“The only way to know is to get the data or have it tested, or test it yourself—which is expensive,” Lampen said. “Most major broadcasters or installers do a lot of 4K testing. This could save you a pile of dollars in retesting in the field, pulling out and replacing cables, or other time-wasters. The cost of one major install failure would buy or rent all the test gear you need to test everything before you start.”

Canare L-3.3CUHD cable with one of the company’s 12G BNC connectors

Canare L-3.3CUHD cable with one of the company’s 12G BNC connectors

If you’re concerned that you will need to learn a new technique to mount 12G connectors on 12G cable, you needn’t worry. Canare’s Gensel said that the termination of 12G BNC connectors does not require any special techniques, as they can be easily assembled by using the proper tools.

Of course, fiber optic cables can also carry the bandwidth required for 12G, and more. Fiber is also an excellent way to carry 12G signals over distances greater than can be reached with copper coaxial cable—it’s perfect for getting the signals back from cameras in stadiums or distributing uncompressed 4K from building to building.

As well as fiber works for this application, its function complements that of coaxial cable. Coax can do things that fiber cannot, and vice versa.

“Fiber is great for some things and terrible for others—if you need to go long distance, for example, fiber is the best choice,” Lampen said. “If you need very wide bandwidth (like 12 GHz for instance), nothing beats fiber.”

Lampen then pointed out why copper and fiber will always work together.

“There are two insurmountable problems with fiber,” he said. “First, it works by using photons, not electrons like [copper] cables. So you have to convert from electrons to photons to use fiber optic cables. This is complex and expensive, but time will bring the price down and the bandwidth up. However, fiber will still be only a point-to-point communications medium. Which brings up the second reason: To split an optical signal so that it can go to lots of destinations at the same time, you have to convert to electrons, then split that signal, and convert each one back to photons. That’s even more complex and expensive. Want to make a billion dollars? Invent an optical splitter, or combiner or amplifier, one that uses photons instead of electrons.”


Lampen points out that there is another copper solution for distributing high-bitrate digital video: twisted-pair IP cabling.

“The highest bandwidth per pair is Category 6A 10G cable, which is 625 MHz bandwidth per pair [and four pairs per cable],” he said. “And we’re patiently waiting for Category 8 cable, which might be 2 GHz bandwidth per pair. Coax beats that many times over, and fiber optics has even greater bandwidth than coax.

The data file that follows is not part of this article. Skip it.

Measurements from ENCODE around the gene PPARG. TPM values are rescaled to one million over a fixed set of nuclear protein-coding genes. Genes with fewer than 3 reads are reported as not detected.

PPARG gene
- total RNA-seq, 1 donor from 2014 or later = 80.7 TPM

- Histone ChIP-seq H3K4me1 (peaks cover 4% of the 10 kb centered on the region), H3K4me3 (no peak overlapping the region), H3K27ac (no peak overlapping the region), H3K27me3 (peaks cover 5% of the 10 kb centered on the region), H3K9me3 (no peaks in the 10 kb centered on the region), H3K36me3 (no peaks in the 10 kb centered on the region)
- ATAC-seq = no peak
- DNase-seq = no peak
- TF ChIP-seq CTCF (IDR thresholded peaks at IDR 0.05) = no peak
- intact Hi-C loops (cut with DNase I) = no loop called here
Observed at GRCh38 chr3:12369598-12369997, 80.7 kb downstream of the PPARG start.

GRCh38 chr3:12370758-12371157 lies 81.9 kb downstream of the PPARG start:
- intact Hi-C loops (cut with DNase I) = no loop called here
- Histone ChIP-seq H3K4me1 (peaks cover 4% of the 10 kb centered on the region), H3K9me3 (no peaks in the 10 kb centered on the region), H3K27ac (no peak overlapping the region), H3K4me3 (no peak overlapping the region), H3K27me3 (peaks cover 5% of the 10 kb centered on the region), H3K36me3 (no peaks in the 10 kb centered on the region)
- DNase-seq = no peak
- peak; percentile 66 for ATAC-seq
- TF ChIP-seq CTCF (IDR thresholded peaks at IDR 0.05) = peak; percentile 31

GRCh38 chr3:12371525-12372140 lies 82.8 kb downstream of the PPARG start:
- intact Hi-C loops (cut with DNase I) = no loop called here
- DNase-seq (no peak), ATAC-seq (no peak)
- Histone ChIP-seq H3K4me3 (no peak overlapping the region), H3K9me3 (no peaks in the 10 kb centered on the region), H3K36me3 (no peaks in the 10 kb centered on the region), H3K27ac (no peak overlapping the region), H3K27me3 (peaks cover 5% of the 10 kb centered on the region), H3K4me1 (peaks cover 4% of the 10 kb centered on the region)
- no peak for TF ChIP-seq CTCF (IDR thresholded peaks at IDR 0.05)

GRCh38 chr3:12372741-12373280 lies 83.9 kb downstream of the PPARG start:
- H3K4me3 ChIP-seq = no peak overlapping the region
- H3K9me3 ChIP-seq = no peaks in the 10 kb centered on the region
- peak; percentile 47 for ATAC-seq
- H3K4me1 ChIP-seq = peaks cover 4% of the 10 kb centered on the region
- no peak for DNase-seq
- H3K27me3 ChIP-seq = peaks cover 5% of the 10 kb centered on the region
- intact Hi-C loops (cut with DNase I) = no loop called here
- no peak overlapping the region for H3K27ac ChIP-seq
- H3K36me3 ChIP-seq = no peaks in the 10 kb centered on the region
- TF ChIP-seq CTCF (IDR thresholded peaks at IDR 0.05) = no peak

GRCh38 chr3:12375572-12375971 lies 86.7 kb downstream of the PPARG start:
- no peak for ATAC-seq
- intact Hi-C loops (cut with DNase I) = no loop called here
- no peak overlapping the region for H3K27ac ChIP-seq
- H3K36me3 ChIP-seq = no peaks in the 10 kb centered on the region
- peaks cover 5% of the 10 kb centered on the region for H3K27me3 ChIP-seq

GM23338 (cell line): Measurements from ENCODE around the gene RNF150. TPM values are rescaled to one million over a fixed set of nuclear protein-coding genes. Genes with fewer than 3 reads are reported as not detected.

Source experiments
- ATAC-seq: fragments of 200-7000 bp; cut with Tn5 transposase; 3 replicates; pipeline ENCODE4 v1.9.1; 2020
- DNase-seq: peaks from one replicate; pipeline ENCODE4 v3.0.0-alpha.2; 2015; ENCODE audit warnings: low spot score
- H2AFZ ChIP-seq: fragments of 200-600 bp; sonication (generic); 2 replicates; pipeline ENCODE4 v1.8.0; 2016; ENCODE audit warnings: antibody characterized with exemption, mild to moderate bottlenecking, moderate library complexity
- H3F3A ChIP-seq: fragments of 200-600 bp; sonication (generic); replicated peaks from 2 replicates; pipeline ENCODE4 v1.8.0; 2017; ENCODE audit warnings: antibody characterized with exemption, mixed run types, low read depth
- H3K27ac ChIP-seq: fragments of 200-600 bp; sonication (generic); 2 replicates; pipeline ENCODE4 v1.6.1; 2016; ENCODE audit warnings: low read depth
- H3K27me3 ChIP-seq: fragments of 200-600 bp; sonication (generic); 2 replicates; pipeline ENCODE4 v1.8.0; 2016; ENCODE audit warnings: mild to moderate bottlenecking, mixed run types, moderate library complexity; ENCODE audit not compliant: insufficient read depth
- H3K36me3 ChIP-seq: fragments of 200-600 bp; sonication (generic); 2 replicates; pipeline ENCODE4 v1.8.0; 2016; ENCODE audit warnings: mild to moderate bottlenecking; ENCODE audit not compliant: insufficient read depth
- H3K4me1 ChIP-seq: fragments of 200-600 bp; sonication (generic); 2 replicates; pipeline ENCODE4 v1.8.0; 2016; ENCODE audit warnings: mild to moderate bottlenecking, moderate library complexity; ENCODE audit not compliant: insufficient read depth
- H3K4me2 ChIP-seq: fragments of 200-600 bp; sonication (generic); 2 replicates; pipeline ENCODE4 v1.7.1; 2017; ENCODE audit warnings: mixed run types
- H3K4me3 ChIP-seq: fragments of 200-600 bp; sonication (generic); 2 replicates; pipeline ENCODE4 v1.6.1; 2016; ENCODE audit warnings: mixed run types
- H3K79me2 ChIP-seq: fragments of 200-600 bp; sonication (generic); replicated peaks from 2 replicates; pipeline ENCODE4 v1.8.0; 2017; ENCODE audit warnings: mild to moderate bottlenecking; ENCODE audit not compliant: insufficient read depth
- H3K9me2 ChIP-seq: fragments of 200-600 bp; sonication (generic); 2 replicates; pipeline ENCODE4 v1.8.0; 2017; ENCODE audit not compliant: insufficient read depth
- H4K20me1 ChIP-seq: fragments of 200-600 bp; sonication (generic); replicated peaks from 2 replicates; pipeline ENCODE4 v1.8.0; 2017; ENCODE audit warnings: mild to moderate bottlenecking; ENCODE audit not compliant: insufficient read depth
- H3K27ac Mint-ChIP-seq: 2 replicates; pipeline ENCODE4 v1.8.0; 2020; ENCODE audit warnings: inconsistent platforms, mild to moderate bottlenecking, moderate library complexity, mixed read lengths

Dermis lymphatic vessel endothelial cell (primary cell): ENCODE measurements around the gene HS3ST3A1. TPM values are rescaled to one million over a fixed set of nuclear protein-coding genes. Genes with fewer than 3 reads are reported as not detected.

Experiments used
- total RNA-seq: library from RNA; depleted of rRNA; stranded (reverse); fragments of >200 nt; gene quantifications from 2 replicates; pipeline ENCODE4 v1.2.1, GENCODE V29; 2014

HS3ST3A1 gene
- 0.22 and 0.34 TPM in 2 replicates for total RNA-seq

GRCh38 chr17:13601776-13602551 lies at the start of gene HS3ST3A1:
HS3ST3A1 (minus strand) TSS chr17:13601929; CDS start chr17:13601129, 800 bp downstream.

“So why is anyone messing around with data cables?” Lampen asked rhetorically. “Because of the way that IP data centers move and process massive amounts of data is so easy to do in the data world that they are clearly winning this race! It’s not the cable—it’s the structure, the system.”

SDI is a digital distribution standard developed specifically for the television industry, and it has worked well for a couple of decades. IP is a digital distribution standard for the rest of the world, so its market and product development are orders of magnitude greater than what’s done for SDI. As older staff retires and younger engineers and operational staff enter the broadcast industry, they will be predisposed to adopting whatever it takes to move data reliably for the least amount of money.

“So if you think you’re going to design and build a broadcast facility, or video production or distribution business, the way you did it 10 or 20 years ago, you are sadly mistaken,” Lampen said. “You are about to be overtaken by Ethernet, the common language of data centers that is eating up every technological system because it is cheap, reliable and will have enough computing power than for any quality level you want… and it can be delivered. And it will cost a fraction of what those old facilities would have cost, and be infinitely easier to control, to make changes and to upgrade.”

That said, 12G-SDI is here today. Real broadcasters are using it, producing high-quality programming at a cost that is acceptable. For the most part, it works just like SD-SDI did 25 years ago, and it promises to be as reliable as other variants of SDI have been.

You also might also want to consider that SMPTE is already working on a 24GSDI standard. Nothing stands still for long in this business.

If the time has come to integrate 4K/UHD into your system, the cable and connectors you need are here today to do it.

Bob Kovacs

Bob Kovacs is the former Technology Editor for TV Tech and editor of Government Video. He is a long-time video engineer and writer, who now works as a video producer for a government agency. In 2020, Kovacs won several awards as the editor and co-producer of the short film "Rendezvous."